UFC Fight Night 142

After being treated with eight finishes in 13 fights the night before, UFC Fight Night 142 in Australia was a step back in excitement, but the main card was still one of the best of the year. The opening bout of the main card saw Contender Series alum Jimmy Crute submit Paul Craig with a kimura with just 9 seconds left in the contest. Many thought Craig would have the advantage on the ground, but Crute wanted to prove a point by grappling and outclassing him on the ground. Crute is only 22 year-old and already 9-0 in MMA.

Sodiq Yusuff defeated Suman Mokhtarian via TKO in the first round with early pressure. Suman backed himself to the cage, allowing Yusuff to fire off a wild combo to the head and body. After the fight, Yusuff credited the win to his “blacksplosivness” and promised the fans that he will be a serious contender sooner than later.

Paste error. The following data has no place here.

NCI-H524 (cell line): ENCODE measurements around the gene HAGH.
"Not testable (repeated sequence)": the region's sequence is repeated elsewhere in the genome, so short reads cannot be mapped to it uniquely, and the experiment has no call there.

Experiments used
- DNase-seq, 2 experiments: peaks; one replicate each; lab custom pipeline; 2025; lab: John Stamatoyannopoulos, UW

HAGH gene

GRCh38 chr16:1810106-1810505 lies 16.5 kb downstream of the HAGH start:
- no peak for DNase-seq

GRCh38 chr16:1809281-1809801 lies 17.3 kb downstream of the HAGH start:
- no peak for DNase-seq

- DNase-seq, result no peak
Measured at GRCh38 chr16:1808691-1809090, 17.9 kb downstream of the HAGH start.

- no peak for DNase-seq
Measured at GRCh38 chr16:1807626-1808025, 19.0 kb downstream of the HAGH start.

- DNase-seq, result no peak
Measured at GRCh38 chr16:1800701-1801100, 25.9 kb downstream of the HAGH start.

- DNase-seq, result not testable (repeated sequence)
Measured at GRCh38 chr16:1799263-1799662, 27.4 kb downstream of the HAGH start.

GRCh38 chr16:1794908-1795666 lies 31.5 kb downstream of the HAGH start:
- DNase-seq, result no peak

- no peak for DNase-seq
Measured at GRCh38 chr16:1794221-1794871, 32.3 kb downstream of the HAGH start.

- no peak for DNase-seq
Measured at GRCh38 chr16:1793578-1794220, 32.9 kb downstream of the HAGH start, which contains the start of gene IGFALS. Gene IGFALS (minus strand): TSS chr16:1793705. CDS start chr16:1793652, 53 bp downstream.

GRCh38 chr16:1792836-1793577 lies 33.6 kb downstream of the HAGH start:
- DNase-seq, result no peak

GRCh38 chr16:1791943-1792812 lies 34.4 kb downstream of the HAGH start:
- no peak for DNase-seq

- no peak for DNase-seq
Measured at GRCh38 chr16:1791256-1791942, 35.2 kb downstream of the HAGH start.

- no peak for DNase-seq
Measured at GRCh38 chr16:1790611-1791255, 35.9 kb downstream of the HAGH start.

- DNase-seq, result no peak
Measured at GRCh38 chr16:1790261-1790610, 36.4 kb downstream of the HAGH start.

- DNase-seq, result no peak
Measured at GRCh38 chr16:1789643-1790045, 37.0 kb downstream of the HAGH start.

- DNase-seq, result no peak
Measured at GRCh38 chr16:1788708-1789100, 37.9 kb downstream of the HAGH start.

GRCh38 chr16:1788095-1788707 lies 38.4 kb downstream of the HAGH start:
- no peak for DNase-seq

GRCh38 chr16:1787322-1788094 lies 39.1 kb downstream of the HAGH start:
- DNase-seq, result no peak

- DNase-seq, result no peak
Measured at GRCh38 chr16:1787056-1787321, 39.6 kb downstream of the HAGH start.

Anthony Rocco Martin defeated Jake Matthews with an anaconda choke in the third round, bringing his winning streak to three. Matthews was getting the better of Martin on the feet for much of the first two rounds and every judge had him winning going into the final frame. Martin knew he needed a finish and immediately looked for the anaconda when Matthews shot for a takedown and ended up putting his foe to sleep.